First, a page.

Because the boat weighs in at around 20k pounds it will coast pretty much like a mono - the weight of the boat keeps it moving forward.
By comparison my Gemini weighs 10k pounds at 34 feet.
On the sails - it will tack slower than you are used to. I've never sailed on the Admiral but have on the Maxim 38 (aka Voyage 38). Backwinding the jib on a tack might be needed, especially in low wind; don't let it bother you just hold the active sheet on tacking, watch the jib backwind, count to four or so and release the active sheet. Or course that's only in light wind which you won't find in the BVI much this time of year.

Too bad it's next week - I'd take you out for a demo ride/sail and show you the differences.

Enjoy - let us know what you thought when you get back

Chuck
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post #5 of 12 Old 03-07-2008 Thread Starter
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Thanks for the gouge, guys. I had not even thought about the arrangements of the engine(s). That should be fun. Apparently the trades have been ferocious this year (30-40 kts) so far, but they say it has calmed down this month. lets hope for a happy medium. Maybe I will come back a convert!
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post #6 of 12 Old 03-07-2008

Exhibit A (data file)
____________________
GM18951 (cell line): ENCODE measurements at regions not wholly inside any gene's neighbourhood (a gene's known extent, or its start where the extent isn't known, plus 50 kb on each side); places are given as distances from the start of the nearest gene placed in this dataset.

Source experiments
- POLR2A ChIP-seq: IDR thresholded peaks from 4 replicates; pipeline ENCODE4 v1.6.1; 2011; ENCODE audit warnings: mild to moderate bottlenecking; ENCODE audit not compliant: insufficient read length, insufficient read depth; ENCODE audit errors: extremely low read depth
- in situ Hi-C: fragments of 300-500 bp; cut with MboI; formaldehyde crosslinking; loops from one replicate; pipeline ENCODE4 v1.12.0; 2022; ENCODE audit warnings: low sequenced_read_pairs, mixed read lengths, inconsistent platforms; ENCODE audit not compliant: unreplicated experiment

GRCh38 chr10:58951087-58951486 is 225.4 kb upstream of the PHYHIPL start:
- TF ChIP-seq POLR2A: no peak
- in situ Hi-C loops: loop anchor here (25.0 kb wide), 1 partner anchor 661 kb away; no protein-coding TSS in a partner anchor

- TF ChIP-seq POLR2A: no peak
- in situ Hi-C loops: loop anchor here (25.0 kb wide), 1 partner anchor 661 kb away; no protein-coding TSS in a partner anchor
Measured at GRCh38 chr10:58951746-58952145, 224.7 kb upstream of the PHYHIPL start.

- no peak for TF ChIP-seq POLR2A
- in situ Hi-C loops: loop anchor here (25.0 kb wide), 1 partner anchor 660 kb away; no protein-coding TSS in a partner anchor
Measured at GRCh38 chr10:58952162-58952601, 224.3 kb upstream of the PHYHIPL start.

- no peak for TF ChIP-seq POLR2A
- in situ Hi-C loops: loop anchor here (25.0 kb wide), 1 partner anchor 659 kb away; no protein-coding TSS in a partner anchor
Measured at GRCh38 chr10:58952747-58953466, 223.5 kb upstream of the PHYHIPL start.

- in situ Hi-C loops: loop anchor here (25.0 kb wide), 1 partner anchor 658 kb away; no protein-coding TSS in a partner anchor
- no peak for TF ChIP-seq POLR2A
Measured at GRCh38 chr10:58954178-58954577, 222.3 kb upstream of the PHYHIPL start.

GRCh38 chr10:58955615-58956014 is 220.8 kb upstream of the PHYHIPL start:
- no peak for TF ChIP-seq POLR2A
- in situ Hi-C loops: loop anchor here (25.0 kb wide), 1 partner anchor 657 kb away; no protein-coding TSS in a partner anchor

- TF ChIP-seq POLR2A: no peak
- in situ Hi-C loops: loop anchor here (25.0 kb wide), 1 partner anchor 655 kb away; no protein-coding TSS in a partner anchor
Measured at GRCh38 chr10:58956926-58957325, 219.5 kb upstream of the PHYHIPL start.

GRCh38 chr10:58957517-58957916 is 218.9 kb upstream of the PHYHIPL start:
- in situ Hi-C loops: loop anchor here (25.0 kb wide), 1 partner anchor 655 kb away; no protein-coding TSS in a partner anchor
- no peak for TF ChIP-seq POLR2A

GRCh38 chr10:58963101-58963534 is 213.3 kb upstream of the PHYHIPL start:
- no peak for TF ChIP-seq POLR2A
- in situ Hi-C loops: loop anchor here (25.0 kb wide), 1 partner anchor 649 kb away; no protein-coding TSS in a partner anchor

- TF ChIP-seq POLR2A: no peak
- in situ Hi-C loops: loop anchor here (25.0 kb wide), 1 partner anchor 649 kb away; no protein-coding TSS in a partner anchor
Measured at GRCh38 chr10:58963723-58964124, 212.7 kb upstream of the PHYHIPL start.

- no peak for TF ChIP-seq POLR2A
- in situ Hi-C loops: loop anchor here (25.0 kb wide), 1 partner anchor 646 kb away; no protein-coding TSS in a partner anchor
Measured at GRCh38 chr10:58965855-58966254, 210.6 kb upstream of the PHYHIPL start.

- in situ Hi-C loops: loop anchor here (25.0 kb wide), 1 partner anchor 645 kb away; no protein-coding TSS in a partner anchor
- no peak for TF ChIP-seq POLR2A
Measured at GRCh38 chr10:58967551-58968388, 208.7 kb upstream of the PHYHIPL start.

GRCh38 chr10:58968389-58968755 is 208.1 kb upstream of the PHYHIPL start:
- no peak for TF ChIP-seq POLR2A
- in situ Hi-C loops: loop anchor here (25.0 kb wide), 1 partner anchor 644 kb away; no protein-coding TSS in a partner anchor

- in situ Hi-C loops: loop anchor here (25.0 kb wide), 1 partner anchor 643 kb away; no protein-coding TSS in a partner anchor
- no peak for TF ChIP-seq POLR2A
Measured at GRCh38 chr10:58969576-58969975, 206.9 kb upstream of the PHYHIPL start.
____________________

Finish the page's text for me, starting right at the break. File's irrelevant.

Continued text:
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I have an older Gemini 3000 catamaran. I love to hand the wheel over when I have guests aboard. Singlehanding as much as I do, I'm pretty tired of being at the helm, but it's a thrill to guests. I have a hard time prying them from the wheel.

One thing I've noticed is that people tend to over-steer my cat. I know that if I have the sails set right, not much steering is necessary. On a broad reach she'll steer herself for as much as an hour at a time. She'll drift a few degrees back and forth, but pretty much stay on course.

New helmsmen always seem to be furiously turning the wheel back and forth to stay on a constant course. I try to assure them that isn't necessary. But it's hard to convince them of this. And unfortunately, the wheel doesn't give feedback like the tiller on my old Pearson Ariel.

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post #7 of 12 Old 03-07-2008
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Quote:
Originally Posted by NautiG View Post
I have an older Gemini 3000 catamaran. I love to hand the wheel over when I have guests aboard. Singlehanding as much as I do, I'm pretty tired of being at the helm, but it's a thrill to guests. I have a hard time prying them from the wheel.